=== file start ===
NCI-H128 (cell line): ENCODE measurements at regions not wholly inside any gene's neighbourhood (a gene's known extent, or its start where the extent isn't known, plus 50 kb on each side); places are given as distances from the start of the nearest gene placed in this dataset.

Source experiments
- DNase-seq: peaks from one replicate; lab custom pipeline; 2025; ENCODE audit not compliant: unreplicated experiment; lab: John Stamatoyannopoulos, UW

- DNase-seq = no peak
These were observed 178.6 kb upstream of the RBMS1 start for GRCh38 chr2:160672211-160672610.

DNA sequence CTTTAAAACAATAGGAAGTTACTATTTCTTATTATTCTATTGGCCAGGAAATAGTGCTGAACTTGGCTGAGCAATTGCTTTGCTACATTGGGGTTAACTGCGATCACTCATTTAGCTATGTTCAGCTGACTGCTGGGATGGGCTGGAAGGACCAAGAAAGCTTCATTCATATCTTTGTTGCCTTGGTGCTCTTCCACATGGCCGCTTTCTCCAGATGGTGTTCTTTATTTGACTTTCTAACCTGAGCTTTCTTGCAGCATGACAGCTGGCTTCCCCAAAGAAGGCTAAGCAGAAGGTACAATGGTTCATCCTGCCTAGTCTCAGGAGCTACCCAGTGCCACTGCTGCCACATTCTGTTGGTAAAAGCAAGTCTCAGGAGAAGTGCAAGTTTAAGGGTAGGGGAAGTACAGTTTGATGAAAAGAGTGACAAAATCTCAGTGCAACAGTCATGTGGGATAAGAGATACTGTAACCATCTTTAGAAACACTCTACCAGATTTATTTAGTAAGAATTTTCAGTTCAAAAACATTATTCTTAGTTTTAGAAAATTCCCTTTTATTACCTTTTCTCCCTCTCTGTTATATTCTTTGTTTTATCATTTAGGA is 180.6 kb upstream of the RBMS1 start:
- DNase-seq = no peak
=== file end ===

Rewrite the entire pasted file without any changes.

NCI-H128 (cell line): ENCODE measurements at regions not wholly inside any gene's neighbourhood (a gene's known extent, or its start where the extent isn't known, plus 50 kb on each side); places are given as distances from the start of the nearest gene placed in this dataset.

Source experiments
- DNase-seq: peaks from one replicate; lab custom pipeline; 2025; ENCODE audit not compliant: unreplicated experiment; lab: John Stamatoyannopoulos, UW

- DNase-seq = no peak
These were observed 178.6 kb upstream of the RBMS1 start for GRCh38 chr2:160672211-160672610.

DNA sequence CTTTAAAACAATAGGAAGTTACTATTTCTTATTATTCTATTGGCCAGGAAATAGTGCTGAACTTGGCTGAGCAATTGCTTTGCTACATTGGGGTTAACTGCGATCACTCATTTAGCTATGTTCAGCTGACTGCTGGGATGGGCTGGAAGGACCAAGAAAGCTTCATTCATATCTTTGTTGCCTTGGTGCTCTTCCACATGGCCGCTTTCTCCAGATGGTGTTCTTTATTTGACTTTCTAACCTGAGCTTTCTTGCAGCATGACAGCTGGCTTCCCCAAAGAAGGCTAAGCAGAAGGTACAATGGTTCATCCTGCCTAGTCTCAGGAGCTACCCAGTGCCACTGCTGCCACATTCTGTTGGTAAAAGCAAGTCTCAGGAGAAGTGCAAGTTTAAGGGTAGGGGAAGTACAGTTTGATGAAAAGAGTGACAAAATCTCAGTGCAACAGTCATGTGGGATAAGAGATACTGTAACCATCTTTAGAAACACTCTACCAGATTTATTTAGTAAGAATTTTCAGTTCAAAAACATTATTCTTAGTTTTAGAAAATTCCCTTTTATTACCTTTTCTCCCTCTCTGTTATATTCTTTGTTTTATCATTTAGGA is 180.6 kb upstream of the RBMS1 start:
- DNase-seq = no peak